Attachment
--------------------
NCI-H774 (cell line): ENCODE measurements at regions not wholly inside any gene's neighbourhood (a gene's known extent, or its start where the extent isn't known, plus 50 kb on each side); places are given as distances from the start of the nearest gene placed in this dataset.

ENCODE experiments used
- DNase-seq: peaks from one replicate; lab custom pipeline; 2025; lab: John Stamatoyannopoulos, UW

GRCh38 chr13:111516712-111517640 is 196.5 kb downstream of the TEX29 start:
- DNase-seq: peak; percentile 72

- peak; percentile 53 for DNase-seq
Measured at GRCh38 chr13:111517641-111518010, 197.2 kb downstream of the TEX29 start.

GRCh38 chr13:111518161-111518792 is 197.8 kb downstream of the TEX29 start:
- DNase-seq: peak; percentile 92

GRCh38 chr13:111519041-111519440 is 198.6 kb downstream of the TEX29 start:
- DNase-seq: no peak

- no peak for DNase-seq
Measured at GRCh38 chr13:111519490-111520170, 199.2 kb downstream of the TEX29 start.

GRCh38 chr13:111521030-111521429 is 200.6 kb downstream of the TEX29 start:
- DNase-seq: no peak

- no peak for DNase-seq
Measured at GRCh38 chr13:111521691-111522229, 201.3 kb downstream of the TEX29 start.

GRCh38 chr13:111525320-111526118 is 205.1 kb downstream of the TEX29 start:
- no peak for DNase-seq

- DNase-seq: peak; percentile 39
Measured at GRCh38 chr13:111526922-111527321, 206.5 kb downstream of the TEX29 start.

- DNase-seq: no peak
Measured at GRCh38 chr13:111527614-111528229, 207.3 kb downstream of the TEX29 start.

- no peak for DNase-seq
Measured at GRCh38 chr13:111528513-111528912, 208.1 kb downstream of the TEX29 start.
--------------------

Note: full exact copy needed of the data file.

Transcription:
NCI-H774 (cell line): ENCODE measurements at regions not wholly inside any gene's neighbourhood (a gene's known extent, or its start where the extent isn't known, plus 50 kb on each side); places are given as distances from the start of the nearest gene placed in this dataset.

ENCODE experiments used
- DNase-seq: peaks from one replicate; lab custom pipeline; 2025; lab: John Stamatoyannopoulos, UW

GRCh38 chr13:111516712-111517640 is 196.5 kb downstream of the TEX29 start:
- DNase-seq: peak; percentile 72

- peak; percentile 53 for DNase-seq
Measured at GRCh38 chr13:111517641-111518010, 197.2 kb downstream of the TEX29 start.

GRCh38 chr13:111518161-111518792 is 197.8 kb downstream of the TEX29 start:
- DNase-seq: peak; percentile 92

GRCh38 chr13:111519041-111519440 is 198.6 kb downstream of the TEX29 start:
- DNase-seq: no peak

- no peak for DNase-seq
Measured at GRCh38 chr13:111519490-111520170, 199.2 kb downstream of the TEX29 start.

GRCh38 chr13:111521030-111521429 is 200.6 kb downstream of the TEX29 start:
- DNase-seq: no peak

- no peak for DNase-seq
Measured at GRCh38 chr13:111521691-111522229, 201.3 kb downstream of the TEX29 start.

GRCh38 chr13:111525320-111526118 is 205.1 kb downstream of the TEX29 start:
- no peak for DNase-seq

- DNase-seq: peak; percentile 39
Measured at GRCh38 chr13:111526922-111527321, 206.5 kb downstream of the TEX29 start.

- DNase-seq: no peak
Measured at GRCh38 chr13:111527614-111528229, 207.3 kb downstream of the TEX29 start.

- no peak for DNase-seq
Measured at GRCh38 chr13:111528513-111528912, 208.1 kb downstream of the TEX29 start.